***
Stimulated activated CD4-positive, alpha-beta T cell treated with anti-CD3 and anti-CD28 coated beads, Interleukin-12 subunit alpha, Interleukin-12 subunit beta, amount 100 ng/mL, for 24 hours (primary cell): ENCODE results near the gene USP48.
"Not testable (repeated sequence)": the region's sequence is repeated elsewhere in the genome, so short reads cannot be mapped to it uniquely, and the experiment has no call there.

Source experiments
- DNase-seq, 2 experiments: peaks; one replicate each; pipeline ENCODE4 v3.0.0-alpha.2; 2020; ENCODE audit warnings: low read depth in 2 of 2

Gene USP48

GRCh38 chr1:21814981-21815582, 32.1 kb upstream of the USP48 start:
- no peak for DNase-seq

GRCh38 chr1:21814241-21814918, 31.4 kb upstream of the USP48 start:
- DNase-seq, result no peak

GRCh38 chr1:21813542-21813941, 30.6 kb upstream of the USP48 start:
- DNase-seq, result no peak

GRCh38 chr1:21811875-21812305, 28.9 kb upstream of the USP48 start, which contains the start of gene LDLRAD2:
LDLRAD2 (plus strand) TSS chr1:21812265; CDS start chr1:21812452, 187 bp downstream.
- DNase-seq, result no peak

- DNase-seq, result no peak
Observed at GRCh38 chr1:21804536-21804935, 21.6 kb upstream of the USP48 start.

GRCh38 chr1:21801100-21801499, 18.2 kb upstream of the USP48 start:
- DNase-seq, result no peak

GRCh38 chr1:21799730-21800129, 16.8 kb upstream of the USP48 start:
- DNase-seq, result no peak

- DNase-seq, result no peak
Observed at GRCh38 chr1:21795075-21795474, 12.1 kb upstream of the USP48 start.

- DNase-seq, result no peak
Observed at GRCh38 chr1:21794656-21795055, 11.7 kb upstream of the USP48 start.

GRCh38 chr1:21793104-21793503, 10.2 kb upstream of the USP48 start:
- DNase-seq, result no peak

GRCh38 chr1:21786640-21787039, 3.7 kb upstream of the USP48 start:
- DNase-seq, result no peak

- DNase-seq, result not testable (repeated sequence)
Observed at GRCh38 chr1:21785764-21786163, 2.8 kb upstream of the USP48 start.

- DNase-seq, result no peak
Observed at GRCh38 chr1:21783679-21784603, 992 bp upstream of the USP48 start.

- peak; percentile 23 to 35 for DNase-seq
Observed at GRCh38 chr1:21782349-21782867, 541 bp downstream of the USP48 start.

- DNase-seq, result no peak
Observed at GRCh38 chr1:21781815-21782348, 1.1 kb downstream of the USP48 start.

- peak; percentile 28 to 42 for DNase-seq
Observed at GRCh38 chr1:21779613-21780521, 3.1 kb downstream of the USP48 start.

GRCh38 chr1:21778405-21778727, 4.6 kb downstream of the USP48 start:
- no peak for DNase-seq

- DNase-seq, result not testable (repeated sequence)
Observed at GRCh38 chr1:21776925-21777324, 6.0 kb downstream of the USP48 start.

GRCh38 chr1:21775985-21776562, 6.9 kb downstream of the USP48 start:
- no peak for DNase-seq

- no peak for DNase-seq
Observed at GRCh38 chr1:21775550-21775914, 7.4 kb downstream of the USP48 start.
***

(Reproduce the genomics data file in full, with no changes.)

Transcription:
Stimulated activated CD4-positive, alpha-beta T cell treated with anti-CD3 and anti-CD28 coated beads, Interleukin-12 subunit alpha, Interleukin-12 subunit beta, amount 100 ng/mL, for 24 hours (primary cell): ENCODE results near the gene USP48.
"Not testable (repeated sequence)": the region's sequence is repeated elsewhere in the genome, so short reads cannot be mapped to it uniquely, and the experiment has no call there.

Source experiments
- DNase-seq, 2 experiments: peaks; one replicate each; pipeline ENCODE4 v3.0.0-alpha.2; 2020; ENCODE audit warnings: low read depth in 2 of 2

Gene USP48

GRCh38 chr1:21814981-21815582, 32.1 kb upstream of the USP48 start:
- no peak for DNase-seq

GRCh38 chr1:21814241-21814918, 31.4 kb upstream of the USP48 start:
- DNase-seq, result no peak

GRCh38 chr1:21813542-21813941, 30.6 kb upstream of the USP48 start:
- DNase-seq, result no peak

GRCh38 chr1:21811875-21812305, 28.9 kb upstream of the USP48 start, which contains the start of gene LDLRAD2:
LDLRAD2 (plus strand) TSS chr1:21812265; CDS start chr1:21812452, 187 bp downstream.
- DNase-seq, result no peak

- DNase-seq, result no peak
Observed at GRCh38 chr1:21804536-21804935, 21.6 kb upstream of the USP48 start.

GRCh38 chr1:21801100-21801499, 18.2 kb upstream of the USP48 start:
- DNase-seq, result no peak

GRCh38 chr1:21799730-21800129, 16.8 kb upstream of the USP48 start:
- DNase-seq, result no peak

- DNase-seq, result no peak
Observed at GRCh38 chr1:21795075-21795474, 12.1 kb upstream of the USP48 start.

- DNase-seq, result no peak
Observed at GRCh38 chr1:21794656-21795055, 11.7 kb upstream of the USP48 start.

GRCh38 chr1:21793104-21793503, 10.2 kb upstream of the USP48 start:
- DNase-seq, result no peak

GRCh38 chr1:21786640-21787039, 3.7 kb upstream of the USP48 start:
- DNase-seq, result no peak

- DNase-seq, result not testable (repeated sequence)
Observed at GRCh38 chr1:21785764-21786163, 2.8 kb upstream of the USP48 start.

- DNase-seq, result no peak
Observed at GRCh38 chr1:21783679-21784603, 992 bp upstream of the USP48 start.

- peak; percentile 23 to 35 for DNase-seq
Observed at GRCh38 chr1:21782349-21782867, 541 bp downstream of the USP48 start.

- DNase-seq, result no peak
Observed at GRCh38 chr1:21781815-21782348, 1.1 kb downstream of the USP48 start.

- peak; percentile 28 to 42 for DNase-seq
Observed at GRCh38 chr1:21779613-21780521, 3.1 kb downstream of the USP48 start.

GRCh38 chr1:21778405-21778727, 4.6 kb downstream of the USP48 start:
- no peak for DNase-seq

- DNase-seq, result not testable (repeated sequence)
Observed at GRCh38 chr1:21776925-21777324, 6.0 kb downstream of the USP48 start.

GRCh38 chr1:21775985-21776562, 6.9 kb downstream of the USP48 start:
- no peak for DNase-seq

- no peak for DNase-seq
Observed at GRCh38 chr1:21775550-21775914, 7.4 kb downstream of the USP48 start.